Plaintiff and his cousin were riding a crowded train when the cousin was thrown out of the open doors of the train car to his death. Plaintiff, while looking for his cousin’s body (claiming to be doing so at the instruction of the conductor), lost his footing and fell off a high trestle to the ground below.
Continuity for the sake of proximate cause in the case of emergency rescue is not broken by the exercise of volition on the part of the rescuer. A negligent actor who causes injury can bear liability for the actions of those who undertake to rescue the injured party.
Plaintiff and his cousin Herbert boarded a train car at a station near the bottom of a trestle. Many other passengers were entering at the same time and blocked admission to the aisle of the train car. The platform had several doors, but the conductor failed to close them. The train took a curve without slowing down and threw Herbert out of the car where the trestle becomes a bridge. The cry of “man overboard” was raised, and the car went across the bridge, stopping near the foot of the incline. Darkness had fallen, but plaintiff exited the train and walked the trestle, looking for his cousin’s body. Plaintiff claims that the conductor instructed him to do so and even followed him with a lantern (the conductor denies both of these statements). Other passengers, assisting in the search, went under the trestle, where they found Herbert’s body. Above them, plaintiff found Herbert’s hat on a beam, lost his footing, and fell to the ground below.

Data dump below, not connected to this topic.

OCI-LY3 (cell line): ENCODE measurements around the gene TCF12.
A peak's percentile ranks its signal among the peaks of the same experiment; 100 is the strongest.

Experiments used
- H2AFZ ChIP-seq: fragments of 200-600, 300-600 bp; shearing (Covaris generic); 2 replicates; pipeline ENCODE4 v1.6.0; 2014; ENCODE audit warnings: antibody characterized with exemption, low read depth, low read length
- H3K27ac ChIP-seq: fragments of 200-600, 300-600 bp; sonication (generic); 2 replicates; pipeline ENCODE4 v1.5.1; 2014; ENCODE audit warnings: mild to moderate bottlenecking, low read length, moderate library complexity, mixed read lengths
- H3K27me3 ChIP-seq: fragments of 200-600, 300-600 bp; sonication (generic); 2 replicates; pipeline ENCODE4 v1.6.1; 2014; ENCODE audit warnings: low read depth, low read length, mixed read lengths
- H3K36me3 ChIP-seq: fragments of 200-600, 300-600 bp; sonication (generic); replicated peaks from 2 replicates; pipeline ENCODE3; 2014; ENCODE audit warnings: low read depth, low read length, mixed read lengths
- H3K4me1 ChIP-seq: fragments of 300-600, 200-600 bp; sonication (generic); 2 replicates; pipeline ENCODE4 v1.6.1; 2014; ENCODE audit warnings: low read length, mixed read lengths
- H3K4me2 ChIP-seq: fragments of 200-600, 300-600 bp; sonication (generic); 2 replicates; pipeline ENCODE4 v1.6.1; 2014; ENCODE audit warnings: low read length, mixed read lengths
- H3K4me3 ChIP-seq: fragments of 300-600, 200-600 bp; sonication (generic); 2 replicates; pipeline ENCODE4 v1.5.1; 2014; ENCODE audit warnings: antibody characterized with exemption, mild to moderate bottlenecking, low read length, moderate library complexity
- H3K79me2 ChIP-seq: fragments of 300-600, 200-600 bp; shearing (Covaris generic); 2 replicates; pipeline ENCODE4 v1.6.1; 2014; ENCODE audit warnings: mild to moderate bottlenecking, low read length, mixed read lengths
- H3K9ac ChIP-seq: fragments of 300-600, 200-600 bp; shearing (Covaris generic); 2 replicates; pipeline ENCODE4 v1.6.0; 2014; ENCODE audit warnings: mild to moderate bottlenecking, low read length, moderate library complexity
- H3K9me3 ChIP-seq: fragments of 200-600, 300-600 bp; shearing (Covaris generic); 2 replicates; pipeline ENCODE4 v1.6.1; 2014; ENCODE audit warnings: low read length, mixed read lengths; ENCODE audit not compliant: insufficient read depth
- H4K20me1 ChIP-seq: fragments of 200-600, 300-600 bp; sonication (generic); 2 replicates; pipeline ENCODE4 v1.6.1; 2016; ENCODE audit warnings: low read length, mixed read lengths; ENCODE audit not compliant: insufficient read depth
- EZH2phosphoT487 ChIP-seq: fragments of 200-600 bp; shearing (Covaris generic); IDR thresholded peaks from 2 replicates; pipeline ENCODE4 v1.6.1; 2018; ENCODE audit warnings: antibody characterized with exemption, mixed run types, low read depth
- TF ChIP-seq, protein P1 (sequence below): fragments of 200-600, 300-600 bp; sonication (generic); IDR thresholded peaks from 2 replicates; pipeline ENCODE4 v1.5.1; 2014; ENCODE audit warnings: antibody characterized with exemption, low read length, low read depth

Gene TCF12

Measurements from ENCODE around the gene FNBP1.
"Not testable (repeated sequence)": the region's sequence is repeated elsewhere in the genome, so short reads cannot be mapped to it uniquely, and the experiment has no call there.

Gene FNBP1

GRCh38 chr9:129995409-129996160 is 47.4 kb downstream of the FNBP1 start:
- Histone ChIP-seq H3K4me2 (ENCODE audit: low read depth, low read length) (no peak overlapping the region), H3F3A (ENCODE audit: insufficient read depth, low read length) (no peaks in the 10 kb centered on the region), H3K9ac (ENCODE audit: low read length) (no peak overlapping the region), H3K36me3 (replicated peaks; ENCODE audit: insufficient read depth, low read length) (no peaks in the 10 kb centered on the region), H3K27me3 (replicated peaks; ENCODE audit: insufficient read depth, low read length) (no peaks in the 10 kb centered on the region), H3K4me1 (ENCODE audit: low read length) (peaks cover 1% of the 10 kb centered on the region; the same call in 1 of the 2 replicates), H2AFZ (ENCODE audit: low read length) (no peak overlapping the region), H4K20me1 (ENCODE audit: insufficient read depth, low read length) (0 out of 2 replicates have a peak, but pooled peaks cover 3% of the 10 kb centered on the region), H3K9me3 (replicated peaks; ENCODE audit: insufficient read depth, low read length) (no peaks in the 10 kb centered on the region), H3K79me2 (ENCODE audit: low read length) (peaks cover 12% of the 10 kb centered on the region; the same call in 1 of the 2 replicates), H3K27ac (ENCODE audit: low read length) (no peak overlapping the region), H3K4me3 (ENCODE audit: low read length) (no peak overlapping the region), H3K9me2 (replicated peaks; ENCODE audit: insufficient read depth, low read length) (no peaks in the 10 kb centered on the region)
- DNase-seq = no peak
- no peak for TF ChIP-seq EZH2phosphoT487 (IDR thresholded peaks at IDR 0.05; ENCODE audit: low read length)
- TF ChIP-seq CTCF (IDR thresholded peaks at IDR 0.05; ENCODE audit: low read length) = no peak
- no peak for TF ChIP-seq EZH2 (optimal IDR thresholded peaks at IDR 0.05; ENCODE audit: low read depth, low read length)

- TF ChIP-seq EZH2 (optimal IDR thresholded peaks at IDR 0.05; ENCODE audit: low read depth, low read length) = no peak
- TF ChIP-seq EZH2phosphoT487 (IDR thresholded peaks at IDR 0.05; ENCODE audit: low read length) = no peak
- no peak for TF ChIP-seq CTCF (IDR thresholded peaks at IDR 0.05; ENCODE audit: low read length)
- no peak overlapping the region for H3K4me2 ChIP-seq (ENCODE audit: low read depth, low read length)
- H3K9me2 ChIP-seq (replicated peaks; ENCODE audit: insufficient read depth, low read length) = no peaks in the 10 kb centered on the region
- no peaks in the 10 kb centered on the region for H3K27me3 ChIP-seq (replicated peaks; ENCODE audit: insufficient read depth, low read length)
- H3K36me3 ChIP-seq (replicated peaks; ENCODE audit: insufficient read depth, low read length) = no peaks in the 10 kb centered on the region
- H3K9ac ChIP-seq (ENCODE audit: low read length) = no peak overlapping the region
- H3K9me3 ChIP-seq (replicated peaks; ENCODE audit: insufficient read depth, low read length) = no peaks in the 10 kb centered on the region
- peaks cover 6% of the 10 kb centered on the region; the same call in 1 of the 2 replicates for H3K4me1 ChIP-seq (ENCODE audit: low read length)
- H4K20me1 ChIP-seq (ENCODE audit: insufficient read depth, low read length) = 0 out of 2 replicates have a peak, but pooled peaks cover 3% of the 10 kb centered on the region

Was the jury instruction regarding the conductor’s conduct appropriate?
No. The trial court erred in giving the limiting jury instruction regarding the conductor’s conduct. It is up to the jury to decide whether Herbert’s fall was due to the defendant’s negligence and also whether the plaintiff’s rescue response was appropriate.
The negligent actor not only has a duty to the injured person, but also to the injured person’s rescuer because the risk of rescue is born of the occasion of injury. The defendant contends that the risk of rescue is born by the rescuer once that rescue action ceases to be instinctive and immediate, but the court finds no reason to limit liability only to such spontaneous rescue attempts. It would be impossible to determine whether the rescuer had time to stop and think about the peril of rescue in such a way that the defendant claims would shift liability. The court further finds that the plaintiff was not contributorily negligent due to the emergency conditions.